Health authorities in the Dominican Republic warned of the death of a six-year-old boy after the symptoms of a human fever. The boy would be bitten by a virus infected with the virus, according to family and doctors.
Human frenzy is a viral disease transmitted by infected animals and is characterized by acute encephalomyelitis. The clinical picture includes an aggressive response of the immune system that destroys the myelinous nerve layer and changes its function at the brain or spinal cord level.
The incubation period, which is fatal, ranges from 7 days to more than a year.
The Dominican authorities reported that the child received treatment at a hospital in the Dominican city after showing the symptoms of human rabies, which include fatigue, headache, fever, lack of appetite, nausea and vomiting.
The baby died on Saturday night, December 15, health officials said. The case has increased to three people who died in 2018 due to illness.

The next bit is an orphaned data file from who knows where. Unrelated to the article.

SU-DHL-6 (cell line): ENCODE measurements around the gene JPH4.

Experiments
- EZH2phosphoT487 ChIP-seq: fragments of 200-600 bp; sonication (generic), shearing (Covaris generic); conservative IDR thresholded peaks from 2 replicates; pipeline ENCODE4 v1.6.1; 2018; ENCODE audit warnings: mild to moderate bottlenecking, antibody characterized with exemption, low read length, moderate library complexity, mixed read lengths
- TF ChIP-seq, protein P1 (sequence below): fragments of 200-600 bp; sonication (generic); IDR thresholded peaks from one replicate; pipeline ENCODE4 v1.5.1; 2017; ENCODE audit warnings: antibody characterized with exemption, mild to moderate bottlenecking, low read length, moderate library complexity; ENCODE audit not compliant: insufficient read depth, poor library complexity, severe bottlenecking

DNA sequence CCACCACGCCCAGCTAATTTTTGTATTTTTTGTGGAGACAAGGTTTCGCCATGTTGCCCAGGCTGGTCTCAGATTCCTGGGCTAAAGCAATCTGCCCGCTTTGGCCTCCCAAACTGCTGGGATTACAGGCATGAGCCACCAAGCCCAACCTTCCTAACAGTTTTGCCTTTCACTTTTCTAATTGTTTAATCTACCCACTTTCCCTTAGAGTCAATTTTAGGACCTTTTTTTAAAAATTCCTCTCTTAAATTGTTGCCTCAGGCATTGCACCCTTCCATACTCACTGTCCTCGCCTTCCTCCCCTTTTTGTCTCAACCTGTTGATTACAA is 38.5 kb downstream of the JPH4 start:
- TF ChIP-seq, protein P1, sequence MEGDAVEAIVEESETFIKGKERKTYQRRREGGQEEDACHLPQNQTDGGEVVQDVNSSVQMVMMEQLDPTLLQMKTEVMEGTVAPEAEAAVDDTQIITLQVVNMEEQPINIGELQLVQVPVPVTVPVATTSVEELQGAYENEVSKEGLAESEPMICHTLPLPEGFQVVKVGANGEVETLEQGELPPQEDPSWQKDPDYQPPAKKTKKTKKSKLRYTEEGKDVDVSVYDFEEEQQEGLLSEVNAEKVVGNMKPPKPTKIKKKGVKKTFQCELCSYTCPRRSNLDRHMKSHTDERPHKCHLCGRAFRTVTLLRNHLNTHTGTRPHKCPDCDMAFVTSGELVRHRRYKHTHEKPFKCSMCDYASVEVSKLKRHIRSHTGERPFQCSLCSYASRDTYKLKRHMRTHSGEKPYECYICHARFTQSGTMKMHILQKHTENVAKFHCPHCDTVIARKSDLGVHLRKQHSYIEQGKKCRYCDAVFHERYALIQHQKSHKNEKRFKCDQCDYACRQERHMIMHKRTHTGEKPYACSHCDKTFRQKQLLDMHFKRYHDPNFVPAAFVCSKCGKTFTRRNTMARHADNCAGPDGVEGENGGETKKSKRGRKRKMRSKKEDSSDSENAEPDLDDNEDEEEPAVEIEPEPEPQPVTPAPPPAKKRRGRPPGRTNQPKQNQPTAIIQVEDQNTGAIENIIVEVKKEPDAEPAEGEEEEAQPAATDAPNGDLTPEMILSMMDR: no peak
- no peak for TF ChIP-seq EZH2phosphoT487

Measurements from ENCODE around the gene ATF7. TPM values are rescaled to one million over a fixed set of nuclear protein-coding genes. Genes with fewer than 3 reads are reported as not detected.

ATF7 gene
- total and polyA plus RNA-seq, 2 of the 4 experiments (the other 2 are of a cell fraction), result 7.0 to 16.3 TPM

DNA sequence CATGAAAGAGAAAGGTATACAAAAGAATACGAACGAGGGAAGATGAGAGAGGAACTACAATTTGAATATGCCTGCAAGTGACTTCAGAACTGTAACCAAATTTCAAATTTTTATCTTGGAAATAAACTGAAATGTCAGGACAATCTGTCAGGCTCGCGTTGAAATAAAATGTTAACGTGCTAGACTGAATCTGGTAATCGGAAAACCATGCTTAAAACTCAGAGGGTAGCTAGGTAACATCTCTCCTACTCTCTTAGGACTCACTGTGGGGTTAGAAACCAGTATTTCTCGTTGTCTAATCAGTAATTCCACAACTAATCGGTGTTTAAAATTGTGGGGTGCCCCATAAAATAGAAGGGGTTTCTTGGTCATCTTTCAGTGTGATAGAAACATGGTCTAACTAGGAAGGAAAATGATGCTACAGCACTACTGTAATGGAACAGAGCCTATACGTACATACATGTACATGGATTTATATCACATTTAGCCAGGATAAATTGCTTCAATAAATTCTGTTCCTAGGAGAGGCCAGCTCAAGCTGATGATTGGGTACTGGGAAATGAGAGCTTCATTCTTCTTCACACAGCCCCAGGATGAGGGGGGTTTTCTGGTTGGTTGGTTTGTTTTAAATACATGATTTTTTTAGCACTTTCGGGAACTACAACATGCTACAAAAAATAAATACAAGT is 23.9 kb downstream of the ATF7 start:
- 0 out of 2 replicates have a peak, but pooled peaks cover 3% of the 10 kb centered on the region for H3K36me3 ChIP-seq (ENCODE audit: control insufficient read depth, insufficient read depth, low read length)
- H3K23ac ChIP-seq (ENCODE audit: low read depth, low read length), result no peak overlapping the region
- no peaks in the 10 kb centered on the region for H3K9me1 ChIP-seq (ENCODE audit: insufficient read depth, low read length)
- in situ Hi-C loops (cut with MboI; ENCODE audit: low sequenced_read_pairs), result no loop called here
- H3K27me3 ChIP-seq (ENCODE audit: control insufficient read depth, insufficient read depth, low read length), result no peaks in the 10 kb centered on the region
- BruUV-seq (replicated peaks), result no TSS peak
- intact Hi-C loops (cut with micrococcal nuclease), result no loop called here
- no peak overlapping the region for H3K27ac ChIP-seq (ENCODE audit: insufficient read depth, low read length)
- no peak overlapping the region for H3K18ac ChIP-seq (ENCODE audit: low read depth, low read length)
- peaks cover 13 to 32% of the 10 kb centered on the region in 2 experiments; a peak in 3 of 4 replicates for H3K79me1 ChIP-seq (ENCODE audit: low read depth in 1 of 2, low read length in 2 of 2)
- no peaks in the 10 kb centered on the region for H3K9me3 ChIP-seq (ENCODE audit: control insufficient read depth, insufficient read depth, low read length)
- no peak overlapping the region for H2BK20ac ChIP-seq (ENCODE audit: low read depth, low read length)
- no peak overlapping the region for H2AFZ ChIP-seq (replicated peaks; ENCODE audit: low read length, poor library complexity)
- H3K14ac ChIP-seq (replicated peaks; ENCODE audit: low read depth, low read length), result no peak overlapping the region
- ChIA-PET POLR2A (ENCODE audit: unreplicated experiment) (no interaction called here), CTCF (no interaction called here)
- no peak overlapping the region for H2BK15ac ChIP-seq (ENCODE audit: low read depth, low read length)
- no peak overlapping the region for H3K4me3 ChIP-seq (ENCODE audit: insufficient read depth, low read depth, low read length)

According to the Dominican authorities, the child was treated in Robert Reid Cabral's children's hospital in the capital of the Caribbean, where the child was admitted at the Elio Fiallo Hospital in his native province of Pedernales, in southwestern Dominican Republic, at the end of November.
The Centers for Disease Control (CDC) in Atlanta, the United States, "confirmed the presence of rabies virus in a dog's six-year-old child in all saliva and hair follicles," the doctors said in a statement.
According to relatives, the child bites the infected dog about seven months ago, although the youngest child had symptoms by November 29th.
The disease usually endangers the central nervous system, which causes difficulties in swallowing, disorientation, hallucinations, convulsions and paralysis.